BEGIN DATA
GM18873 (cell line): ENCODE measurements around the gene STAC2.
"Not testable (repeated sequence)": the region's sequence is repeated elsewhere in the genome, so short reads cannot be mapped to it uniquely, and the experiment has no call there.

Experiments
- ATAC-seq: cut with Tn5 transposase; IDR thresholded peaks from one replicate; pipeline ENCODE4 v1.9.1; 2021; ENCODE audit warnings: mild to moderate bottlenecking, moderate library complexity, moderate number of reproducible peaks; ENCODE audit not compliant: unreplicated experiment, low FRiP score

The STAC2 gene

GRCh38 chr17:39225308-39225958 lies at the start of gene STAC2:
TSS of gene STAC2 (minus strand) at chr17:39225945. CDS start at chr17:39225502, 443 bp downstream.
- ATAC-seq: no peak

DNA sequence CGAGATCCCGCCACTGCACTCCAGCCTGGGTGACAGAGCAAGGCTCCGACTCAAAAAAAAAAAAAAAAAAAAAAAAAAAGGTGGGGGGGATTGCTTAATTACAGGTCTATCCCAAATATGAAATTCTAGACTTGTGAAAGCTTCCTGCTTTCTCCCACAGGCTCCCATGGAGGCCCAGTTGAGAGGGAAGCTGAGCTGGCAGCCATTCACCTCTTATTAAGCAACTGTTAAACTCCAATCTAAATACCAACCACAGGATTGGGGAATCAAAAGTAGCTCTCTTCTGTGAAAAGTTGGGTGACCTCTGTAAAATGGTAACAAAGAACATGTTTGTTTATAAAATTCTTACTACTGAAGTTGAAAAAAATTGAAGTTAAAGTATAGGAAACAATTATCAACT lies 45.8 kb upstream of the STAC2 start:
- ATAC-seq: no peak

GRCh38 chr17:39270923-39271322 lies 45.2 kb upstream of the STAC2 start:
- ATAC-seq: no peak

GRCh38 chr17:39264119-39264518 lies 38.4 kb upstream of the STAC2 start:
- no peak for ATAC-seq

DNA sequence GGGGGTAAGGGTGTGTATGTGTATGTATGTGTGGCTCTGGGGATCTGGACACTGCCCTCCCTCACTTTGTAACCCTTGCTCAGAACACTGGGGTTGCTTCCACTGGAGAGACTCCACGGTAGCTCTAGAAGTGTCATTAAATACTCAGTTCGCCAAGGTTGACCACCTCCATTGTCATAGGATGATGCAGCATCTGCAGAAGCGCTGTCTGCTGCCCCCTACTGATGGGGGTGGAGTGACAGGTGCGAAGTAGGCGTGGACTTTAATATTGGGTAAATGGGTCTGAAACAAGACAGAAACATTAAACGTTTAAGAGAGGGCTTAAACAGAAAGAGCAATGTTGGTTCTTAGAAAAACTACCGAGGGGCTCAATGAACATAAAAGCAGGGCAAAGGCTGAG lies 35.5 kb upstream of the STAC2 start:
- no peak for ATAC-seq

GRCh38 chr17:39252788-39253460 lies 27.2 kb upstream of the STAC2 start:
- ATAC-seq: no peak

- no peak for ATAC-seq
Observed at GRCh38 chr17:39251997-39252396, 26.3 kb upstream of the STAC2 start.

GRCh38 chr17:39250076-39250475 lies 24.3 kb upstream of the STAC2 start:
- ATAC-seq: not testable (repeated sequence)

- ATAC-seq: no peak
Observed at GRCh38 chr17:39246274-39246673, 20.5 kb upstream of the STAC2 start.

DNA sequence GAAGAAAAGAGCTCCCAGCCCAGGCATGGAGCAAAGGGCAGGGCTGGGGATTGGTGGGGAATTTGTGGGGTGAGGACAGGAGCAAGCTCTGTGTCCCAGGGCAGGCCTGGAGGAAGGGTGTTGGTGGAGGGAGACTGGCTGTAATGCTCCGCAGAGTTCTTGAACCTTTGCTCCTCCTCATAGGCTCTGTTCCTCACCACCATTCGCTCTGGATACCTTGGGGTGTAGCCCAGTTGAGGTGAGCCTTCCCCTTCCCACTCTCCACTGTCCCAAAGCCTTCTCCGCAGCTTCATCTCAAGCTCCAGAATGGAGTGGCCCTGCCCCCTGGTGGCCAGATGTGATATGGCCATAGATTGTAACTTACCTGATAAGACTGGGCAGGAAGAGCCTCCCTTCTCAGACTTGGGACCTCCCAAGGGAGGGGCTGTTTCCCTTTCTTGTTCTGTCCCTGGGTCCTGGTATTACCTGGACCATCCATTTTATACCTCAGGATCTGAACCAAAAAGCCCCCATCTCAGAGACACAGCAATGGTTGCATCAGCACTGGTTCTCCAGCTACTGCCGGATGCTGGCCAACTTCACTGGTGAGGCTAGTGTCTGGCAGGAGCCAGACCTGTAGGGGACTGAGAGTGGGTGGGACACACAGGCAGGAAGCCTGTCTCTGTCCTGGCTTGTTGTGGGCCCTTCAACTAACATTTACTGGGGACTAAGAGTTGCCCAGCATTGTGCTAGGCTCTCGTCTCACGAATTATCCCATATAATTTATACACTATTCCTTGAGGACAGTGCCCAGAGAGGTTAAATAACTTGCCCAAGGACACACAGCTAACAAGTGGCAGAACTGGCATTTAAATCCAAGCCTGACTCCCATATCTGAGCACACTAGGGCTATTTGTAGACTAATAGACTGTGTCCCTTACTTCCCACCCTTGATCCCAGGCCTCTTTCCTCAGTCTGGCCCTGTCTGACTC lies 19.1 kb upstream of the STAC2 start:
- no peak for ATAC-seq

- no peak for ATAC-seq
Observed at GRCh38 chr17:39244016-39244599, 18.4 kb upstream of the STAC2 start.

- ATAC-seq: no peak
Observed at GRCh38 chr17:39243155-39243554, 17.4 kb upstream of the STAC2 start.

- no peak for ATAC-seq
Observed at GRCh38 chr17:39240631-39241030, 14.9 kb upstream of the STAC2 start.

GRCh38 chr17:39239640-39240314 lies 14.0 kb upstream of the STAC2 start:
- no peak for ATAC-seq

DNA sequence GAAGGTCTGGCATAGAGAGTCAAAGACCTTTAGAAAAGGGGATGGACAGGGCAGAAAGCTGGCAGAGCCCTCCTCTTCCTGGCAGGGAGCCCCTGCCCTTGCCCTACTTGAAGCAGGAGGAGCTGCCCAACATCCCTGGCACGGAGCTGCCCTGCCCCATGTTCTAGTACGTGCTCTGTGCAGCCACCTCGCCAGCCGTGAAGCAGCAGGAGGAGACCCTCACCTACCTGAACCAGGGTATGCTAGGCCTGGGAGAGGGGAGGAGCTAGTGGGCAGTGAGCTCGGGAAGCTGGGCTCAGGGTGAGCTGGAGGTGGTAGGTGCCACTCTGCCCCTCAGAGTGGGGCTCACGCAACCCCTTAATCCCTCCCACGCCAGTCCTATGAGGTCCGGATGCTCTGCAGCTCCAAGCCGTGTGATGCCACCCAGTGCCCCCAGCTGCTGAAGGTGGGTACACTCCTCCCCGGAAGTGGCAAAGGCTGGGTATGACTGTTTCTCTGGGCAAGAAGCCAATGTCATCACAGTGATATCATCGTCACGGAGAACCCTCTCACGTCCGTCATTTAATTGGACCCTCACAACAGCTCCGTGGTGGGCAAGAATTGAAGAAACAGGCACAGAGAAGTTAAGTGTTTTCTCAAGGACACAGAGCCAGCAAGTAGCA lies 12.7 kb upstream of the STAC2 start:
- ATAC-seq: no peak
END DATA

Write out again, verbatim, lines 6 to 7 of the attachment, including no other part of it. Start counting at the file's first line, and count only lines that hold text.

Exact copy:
GRCh38 chr17:39225308-39225958 lies at the start of gene STAC2:
TSS of gene STAC2 (minus strand) at chr17:39225945. CDS start at chr17:39225502, 443 bp downstream.